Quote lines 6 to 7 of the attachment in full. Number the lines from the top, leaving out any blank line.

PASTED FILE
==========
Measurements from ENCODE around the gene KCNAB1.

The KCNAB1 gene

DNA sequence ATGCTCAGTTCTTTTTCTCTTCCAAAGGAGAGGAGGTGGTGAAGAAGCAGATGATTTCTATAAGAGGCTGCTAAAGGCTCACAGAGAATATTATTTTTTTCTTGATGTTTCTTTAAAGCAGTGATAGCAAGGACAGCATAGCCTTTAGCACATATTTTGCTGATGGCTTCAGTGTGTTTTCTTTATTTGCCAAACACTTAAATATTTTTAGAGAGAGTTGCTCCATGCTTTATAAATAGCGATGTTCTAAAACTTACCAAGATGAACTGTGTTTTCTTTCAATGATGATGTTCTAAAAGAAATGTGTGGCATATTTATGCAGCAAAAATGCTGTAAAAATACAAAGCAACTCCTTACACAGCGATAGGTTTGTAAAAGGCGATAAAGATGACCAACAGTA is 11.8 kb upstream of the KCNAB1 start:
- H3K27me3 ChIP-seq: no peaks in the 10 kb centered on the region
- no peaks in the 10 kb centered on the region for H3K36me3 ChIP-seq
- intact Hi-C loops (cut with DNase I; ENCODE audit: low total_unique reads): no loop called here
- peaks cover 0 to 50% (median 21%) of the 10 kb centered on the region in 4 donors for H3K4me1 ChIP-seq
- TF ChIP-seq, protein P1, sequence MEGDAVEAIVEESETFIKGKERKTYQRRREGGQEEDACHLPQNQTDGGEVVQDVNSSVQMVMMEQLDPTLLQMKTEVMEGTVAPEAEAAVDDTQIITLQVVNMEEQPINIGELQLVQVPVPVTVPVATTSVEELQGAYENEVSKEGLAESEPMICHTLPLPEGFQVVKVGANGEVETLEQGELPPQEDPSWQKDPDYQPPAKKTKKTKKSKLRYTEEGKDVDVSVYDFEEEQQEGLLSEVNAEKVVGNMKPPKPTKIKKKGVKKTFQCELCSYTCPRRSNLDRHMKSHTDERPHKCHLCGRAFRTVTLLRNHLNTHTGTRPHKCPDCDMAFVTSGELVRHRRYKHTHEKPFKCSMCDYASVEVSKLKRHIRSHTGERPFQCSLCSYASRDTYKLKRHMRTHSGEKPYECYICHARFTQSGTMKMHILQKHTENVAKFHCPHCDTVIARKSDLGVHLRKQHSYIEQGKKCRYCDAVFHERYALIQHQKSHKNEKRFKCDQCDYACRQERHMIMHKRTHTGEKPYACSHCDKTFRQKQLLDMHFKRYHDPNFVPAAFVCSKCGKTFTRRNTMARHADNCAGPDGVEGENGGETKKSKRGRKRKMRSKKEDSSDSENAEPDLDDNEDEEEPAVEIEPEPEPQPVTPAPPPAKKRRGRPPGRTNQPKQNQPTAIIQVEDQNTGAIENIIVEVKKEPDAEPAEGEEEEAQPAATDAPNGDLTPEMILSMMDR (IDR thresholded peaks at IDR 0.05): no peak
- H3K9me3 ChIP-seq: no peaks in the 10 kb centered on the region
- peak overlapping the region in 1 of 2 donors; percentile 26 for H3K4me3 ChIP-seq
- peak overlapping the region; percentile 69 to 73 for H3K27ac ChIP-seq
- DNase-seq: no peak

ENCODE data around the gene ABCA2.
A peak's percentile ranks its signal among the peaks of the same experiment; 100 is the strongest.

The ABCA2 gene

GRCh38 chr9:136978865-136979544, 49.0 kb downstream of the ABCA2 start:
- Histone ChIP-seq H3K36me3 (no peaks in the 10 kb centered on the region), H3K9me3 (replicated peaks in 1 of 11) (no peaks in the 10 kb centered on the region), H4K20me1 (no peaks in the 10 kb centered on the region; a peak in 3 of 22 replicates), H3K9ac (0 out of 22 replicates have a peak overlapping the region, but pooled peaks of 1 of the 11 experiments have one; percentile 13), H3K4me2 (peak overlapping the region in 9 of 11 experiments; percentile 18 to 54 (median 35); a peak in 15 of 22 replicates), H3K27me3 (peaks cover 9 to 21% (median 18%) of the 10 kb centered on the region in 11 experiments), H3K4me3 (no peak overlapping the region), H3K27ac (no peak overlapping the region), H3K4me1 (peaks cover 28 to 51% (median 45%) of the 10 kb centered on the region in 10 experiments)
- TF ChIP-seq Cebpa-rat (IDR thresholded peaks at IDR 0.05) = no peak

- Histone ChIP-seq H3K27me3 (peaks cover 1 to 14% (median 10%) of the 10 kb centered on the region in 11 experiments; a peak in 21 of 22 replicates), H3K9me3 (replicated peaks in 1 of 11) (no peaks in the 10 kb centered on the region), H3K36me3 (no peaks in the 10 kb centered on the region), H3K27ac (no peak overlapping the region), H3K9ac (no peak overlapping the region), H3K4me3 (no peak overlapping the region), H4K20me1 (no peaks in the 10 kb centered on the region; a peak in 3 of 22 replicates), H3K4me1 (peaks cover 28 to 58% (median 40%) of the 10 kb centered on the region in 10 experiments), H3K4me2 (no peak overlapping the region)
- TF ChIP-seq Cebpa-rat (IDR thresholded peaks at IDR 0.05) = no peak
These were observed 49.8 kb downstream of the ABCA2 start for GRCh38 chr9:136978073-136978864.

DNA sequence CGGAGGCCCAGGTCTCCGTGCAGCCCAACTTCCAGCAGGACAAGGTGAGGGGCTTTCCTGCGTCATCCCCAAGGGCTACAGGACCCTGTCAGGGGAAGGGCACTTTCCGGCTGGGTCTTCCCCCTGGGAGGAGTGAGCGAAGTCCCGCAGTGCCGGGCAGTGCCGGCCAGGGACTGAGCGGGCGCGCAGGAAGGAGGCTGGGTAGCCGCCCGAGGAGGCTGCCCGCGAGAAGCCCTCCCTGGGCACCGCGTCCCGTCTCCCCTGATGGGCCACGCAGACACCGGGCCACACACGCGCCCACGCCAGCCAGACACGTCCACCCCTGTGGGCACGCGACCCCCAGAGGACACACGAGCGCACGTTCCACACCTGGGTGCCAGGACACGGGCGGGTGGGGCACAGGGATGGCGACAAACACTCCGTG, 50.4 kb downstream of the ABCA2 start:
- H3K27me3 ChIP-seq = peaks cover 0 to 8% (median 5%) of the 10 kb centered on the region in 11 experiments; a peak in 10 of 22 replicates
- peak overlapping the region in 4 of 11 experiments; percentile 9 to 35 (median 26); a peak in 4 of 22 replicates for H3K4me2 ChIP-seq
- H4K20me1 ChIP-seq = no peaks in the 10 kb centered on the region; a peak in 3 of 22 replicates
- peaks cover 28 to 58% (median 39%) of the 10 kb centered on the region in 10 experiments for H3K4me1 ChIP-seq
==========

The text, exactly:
- intact Hi-C loops (cut with DNase I; ENCODE audit: low total_unique reads): no loop called here
- peaks cover 0 to 50% (median 21%) of the 10 kb centered on the region in 4 donors for H3K4me1 ChIP-seq